Does your dog really love you? New study focuses on the 'cuddle hormone' in animals
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Oxytocin, or the "cuddle/love hormone" that helps make the mother-child bond stronger and longer lasting, was found out to induce the same effect in owners relationship with their dogs.
MUNTINLUPA, PHILIPPINES (Catholic Online) - For about every three minutes an individual pats and talks to the dog, levels of oxytocin increases in both the human's and the dog's blood streams. This may explain why the dogs are better performers in choice tasks than that of the wolves, according to research from the Journal Animal Cognition. Research also explains that inducing oxytocin can make canines more alert and active.
The study, conducted by Jessica Oliva and her colleagues as part of her PhD in biological sciences at Monash University, wanted to "investigate the effect of intranasal oxytocin administration, which is known to increase social cognition in humans, on domestic dogs' ability to perform such a task."
They induced oxytocin via nasal spray or a saline placebo to 31 male and 31 female dogs before testing them twice on their ability to pick which of the two bowls contains the hidden treat.
Hormone-induced dogs outperformed those who were not induced with oxytocin; the improvement in ability even lasted 15 days after the initial testing.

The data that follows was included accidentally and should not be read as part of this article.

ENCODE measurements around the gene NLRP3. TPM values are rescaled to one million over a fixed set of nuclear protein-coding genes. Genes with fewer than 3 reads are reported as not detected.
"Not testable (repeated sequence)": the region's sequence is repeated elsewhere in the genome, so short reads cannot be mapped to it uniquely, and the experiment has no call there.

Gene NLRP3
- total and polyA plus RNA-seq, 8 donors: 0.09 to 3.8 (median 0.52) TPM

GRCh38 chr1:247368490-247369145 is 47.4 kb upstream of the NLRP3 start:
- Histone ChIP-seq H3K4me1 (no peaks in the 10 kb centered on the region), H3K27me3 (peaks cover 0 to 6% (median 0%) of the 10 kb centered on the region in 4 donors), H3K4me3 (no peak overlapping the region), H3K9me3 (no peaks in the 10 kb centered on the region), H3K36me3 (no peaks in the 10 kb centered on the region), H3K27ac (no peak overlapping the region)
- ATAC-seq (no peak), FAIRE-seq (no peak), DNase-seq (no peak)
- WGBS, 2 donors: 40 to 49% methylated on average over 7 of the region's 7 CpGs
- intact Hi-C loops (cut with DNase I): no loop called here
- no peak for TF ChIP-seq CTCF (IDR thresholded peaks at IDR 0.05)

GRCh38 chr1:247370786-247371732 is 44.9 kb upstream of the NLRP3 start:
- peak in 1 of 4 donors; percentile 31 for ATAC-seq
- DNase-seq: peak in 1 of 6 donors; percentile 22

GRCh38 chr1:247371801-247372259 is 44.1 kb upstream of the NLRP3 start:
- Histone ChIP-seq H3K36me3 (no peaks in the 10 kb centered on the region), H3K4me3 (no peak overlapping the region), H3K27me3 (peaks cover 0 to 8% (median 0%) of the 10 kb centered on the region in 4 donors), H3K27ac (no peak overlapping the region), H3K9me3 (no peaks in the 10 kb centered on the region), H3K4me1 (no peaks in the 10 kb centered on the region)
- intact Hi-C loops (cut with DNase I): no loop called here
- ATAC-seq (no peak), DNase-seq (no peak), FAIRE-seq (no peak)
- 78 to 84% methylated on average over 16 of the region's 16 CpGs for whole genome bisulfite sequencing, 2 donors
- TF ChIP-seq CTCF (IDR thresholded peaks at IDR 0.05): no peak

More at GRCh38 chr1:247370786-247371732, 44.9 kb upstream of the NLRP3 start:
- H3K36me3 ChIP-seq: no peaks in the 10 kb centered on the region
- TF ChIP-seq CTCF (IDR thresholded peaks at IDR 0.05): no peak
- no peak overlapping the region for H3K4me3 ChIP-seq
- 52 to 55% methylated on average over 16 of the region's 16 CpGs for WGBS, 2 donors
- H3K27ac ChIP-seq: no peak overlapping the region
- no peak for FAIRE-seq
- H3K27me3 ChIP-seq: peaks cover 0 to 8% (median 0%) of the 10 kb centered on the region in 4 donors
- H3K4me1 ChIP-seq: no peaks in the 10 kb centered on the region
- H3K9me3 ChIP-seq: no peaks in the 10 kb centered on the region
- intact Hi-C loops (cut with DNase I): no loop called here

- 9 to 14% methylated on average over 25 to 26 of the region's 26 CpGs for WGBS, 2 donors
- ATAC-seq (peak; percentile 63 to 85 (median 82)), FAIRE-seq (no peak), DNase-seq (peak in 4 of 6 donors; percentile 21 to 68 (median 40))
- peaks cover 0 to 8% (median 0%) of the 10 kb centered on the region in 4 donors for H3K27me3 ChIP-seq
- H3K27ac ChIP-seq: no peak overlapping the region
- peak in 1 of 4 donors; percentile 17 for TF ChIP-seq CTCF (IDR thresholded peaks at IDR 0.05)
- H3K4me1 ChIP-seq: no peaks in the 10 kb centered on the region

Oxytocin has been established as the hormone that creates stronger mother-baby bonds.
Oxytocin is released in our bodies, most often created in higher concentrations, whenever we experience positive feelings on interactions, like falling in love; even giving birth and breastfeeding babies causes oxytocin to be released.
In a separate experiment, a pet dog was placed together with a goat in an enclosed pen, making them interact with each other. As the oxytocin had largely increased in the dog, the goat's response was described as that of how humans feel "true love."
"The only time I have seen such a surge in oxytocin in humans is when someone sees their loved one, is romantically attracted to someone, or is shown an enormous kindness," expressed Paul Zak, lead of the experiment and Professor at the Claremont Graduate University.
Zac also noted that as oxytocin was given, domestic animals show the same responses as those found in humans, but results vary among different animals.
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